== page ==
GSMA publishes vision for a ‘circular economy’ of mobile devices
Nov 2, 2022
London: In the lead-up to COP27, the GSMA has published a new, long-term vision for how the mobile industry can increase the circularity of its supply and production chains for mobile devices.
The GSMA’s Strategy Paper for Circular Economy: Mobile Devices lays out the following vision for the industry:
- Devices with as long a lifetime as possible,
- made with 100% recyclable and recycled content,
- 100% renewable energy,
- and where no device ends up as waste
This ambition is backed up by a newly developed ‘circularity model’ for the mobile industry, which lays out the principles that operators should consider as they aim to build a circular supply and manufacturing chain by 2050, based on two overarching concepts of “maximised longevity” and “zero waste”.
Steven Moore, Head of Climate Action at GSMA and Mobile Sector Lead for the UN Climate Champions said: “The mobile industry is making real progress on circularity, but there’s a lot more to do to reduce the environmental impact of devices we rely on every day to stay connected. By setting out a new vision of systemic change for the sector, we’re laying the groundwork for the mobile industry to reduce material waste and increase the longevity of devices.”
Erik Wottrich, Head of Sustainability at Tele2 who led the development of the strategy paper said: “An increased circularity for devices has a huge potential to reduce negative environmental impact, and at the same time to enable new business models that can generate new business opportunities. This is a great step forward for us as an industry, but there is still much work to be done. Tele2 is proud to have led the development of the strategy paper as we are committed to advancing circular economy by developing new customer offerings based on a circular business model, which will be key for us to reduce our negative climate impact and to achieve our scope 3/value-chain science-based target.
Mobile phones play an essential and positive role in the lives of people around the globe, connecting us to loved ones, enabling digital inclusion and delivering economic progress worldwide. However, over their life cycle, they also have environmental impacts – both positive and negative. Mobile phones contribute to carbon reduction by reducing the need to travel, but also cause environmental impacts of their own.
Of the life cycle of a mobile phone, the majority of environmental impact – around 80% – is in its manufacture. Over 50 different materials can currently be found in an average smartphone, including plastics, ceramics, rare metals, copper and silicon. Mining for these materials can cause negative environmental and social impacts. Manufacturing and assembly also contribute to greenhouse gas emissions from fossil fuel use.
Currently, around 2 billion phones are sold annually, and more than 90% of the global population owns a mobile phone. However, 85% of mobile phones are not currently formally recycled, limiting the life cycle of the materials used to build them, and reducing opportunities to improve digital inclusion by extending access to affordable re-used devices.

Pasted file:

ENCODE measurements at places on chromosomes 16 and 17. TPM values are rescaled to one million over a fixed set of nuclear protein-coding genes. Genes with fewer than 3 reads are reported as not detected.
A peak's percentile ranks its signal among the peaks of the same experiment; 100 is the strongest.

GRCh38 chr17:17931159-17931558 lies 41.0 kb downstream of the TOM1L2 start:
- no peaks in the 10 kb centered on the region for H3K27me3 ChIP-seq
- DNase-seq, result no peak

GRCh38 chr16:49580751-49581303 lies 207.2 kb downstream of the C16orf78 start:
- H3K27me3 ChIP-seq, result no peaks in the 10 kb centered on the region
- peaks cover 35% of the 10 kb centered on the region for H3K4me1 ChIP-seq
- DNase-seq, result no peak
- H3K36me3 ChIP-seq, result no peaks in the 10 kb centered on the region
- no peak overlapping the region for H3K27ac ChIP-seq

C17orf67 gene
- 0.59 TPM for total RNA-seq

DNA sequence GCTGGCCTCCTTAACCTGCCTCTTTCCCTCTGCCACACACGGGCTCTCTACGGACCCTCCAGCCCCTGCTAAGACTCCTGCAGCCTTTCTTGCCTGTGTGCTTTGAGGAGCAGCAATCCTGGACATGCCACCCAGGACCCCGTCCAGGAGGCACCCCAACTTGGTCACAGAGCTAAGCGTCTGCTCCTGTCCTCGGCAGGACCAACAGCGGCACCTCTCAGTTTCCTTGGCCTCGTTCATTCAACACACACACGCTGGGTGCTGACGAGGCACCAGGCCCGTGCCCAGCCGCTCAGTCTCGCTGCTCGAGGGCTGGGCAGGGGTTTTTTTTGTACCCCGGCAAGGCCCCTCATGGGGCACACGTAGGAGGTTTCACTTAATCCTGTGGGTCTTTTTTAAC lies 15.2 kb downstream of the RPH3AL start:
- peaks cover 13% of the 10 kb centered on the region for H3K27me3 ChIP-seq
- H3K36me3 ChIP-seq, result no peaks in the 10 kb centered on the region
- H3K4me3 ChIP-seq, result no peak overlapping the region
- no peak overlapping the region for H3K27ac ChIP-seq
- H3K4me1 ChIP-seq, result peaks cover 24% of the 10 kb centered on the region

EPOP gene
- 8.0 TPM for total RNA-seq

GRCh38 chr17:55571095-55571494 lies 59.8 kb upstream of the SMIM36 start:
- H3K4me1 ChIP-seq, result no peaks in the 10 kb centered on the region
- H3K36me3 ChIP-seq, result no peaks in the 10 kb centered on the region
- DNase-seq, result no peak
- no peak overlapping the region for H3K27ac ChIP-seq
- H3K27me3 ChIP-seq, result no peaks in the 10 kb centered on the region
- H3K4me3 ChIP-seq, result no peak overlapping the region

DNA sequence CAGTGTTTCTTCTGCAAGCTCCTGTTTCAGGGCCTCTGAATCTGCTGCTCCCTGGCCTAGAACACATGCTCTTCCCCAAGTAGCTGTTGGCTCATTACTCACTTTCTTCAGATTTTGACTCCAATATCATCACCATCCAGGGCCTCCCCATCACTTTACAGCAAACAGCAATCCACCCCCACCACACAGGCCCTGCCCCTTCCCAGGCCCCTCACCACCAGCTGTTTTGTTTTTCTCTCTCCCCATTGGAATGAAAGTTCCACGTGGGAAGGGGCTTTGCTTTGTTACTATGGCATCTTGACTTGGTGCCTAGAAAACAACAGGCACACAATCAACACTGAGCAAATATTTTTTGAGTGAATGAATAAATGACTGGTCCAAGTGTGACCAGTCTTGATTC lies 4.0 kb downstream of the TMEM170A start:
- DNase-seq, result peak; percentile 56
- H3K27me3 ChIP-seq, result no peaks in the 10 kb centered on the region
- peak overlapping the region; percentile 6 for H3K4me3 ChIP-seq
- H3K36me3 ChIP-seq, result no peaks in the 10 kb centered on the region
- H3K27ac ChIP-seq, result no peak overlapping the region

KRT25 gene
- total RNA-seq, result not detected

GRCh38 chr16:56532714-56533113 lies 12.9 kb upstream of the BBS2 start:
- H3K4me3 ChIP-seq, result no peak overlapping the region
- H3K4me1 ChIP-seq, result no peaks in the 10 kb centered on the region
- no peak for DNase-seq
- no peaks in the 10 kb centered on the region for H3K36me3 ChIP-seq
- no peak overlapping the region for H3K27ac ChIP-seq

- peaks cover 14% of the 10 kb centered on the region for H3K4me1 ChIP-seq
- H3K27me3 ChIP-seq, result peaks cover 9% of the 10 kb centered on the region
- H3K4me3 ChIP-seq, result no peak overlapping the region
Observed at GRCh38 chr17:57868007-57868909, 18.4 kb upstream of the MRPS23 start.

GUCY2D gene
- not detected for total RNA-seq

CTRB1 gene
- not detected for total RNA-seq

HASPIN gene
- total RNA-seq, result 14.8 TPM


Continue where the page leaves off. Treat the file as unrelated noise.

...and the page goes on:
Extending the lifetime of all smartphones in the world by one year has the potential to save up to 21.4 million tonnes of CO2 emissions annually by 2030, equal to taking more than 4.7 million cars off the road.
The GSMA’s paper emphasises the importance of engaging all elements of the supply chain to drive a step-change in the circularity of the mobile device market – from operators to suppliers, manufacturers to consumers, repairers to recyclers; all have a role to play.
The Circularity Model
The GSMA’s new ‘circularity model’ revolves around the principles of “maximised longevity” and “zero waste”. Longevity is important in reducing the impact of producing devices. The average use time of a phone is around three years, however the technical lifespan is between four and seven years and the optimal lifetime for a mobile phone in terms of minimising its climate impact could be at least 25 years.
Signs For Optimism
Whilst the GSMA’s vision lays out a future pathway towards true circularity, progress is already being made by mobile operators. Research shows that 11% of smartphones sold worldwide today are refurbished and the market is increasing.
Consumers are also becoming more interested in second-hand products as well as sustainability at large, meaning devices are used for longer and device recycling schemes are more frequently used.,
In the past seven years, the mobile phone replacement cycle has increased by 10 months, from 24 months in 2014 to 34 months in 2021 worldwide. This trend is expected to continue with the refurbished mobile device market predicted to be worth more than $140bn by 2030 compared to $49.9bn in 2020.
 Miliute-Plepiene, J. & Youhanan, L. (2019). E-waste and raw materials: from environmental issues to business models. IVL Swedish Environmental Research Institute.
 EEB. 2019. Coolproducts don’t cost the earth – full report. Brussels: EEB. & Miliute-Plepiene, J. & Youhanan, L. (2019). E-waste and raw materials: from environmental issues to business models. IVL Swedish Environmental Research Institute.
 CapGemini 2021, Circular Economy for a Sustainable Future.
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